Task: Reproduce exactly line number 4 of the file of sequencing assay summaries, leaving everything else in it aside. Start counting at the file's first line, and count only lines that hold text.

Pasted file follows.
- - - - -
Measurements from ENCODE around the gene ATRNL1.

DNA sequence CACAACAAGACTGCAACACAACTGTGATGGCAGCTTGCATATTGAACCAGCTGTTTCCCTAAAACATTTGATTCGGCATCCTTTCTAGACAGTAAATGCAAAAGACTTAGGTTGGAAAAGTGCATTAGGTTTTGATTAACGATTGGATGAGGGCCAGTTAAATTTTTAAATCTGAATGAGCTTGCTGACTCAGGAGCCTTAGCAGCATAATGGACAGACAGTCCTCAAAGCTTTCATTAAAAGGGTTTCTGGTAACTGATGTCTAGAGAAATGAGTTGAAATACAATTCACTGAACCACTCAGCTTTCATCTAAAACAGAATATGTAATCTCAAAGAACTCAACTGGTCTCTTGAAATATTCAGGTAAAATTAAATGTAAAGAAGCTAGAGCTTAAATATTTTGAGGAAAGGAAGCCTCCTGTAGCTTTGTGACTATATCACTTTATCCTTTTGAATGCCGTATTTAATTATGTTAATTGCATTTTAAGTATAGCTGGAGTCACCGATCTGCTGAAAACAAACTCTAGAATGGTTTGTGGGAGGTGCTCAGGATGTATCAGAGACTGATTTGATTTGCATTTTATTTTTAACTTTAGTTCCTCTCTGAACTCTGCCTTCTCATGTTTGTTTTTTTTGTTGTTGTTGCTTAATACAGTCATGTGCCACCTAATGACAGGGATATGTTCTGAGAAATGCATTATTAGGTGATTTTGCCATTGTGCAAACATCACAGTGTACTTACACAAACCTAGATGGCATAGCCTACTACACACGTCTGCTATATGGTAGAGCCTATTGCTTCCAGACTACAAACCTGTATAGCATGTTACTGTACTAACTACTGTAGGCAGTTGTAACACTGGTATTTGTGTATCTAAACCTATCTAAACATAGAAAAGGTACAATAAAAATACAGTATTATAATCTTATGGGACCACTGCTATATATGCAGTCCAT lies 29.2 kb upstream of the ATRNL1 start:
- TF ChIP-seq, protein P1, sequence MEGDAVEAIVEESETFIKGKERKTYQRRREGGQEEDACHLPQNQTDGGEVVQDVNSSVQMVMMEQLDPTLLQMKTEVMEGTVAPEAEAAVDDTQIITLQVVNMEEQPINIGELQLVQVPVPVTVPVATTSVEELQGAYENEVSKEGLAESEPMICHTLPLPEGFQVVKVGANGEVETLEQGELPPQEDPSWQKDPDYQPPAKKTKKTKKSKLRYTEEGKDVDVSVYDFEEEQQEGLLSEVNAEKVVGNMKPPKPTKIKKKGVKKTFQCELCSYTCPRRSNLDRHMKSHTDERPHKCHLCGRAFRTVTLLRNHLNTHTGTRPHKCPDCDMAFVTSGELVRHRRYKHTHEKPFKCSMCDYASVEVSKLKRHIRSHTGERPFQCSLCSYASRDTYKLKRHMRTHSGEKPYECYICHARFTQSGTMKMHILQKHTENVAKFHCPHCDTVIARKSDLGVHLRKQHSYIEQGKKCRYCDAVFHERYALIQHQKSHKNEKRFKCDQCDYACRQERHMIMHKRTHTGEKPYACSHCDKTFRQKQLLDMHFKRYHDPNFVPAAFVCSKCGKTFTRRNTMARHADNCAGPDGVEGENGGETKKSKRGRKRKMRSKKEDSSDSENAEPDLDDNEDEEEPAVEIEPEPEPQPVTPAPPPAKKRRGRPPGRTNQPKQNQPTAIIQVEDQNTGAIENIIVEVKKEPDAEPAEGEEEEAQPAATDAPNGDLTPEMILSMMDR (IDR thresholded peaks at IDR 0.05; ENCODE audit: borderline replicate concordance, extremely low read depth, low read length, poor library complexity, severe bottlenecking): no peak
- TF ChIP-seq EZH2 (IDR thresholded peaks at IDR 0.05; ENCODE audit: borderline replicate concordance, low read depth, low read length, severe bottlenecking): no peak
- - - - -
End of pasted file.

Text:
- TF ChIP-seq EZH2 (IDR thresholded peaks at IDR 0.05; ENCODE audit: borderline replicate concordance, low read depth, low read length, severe bottlenecking): no peak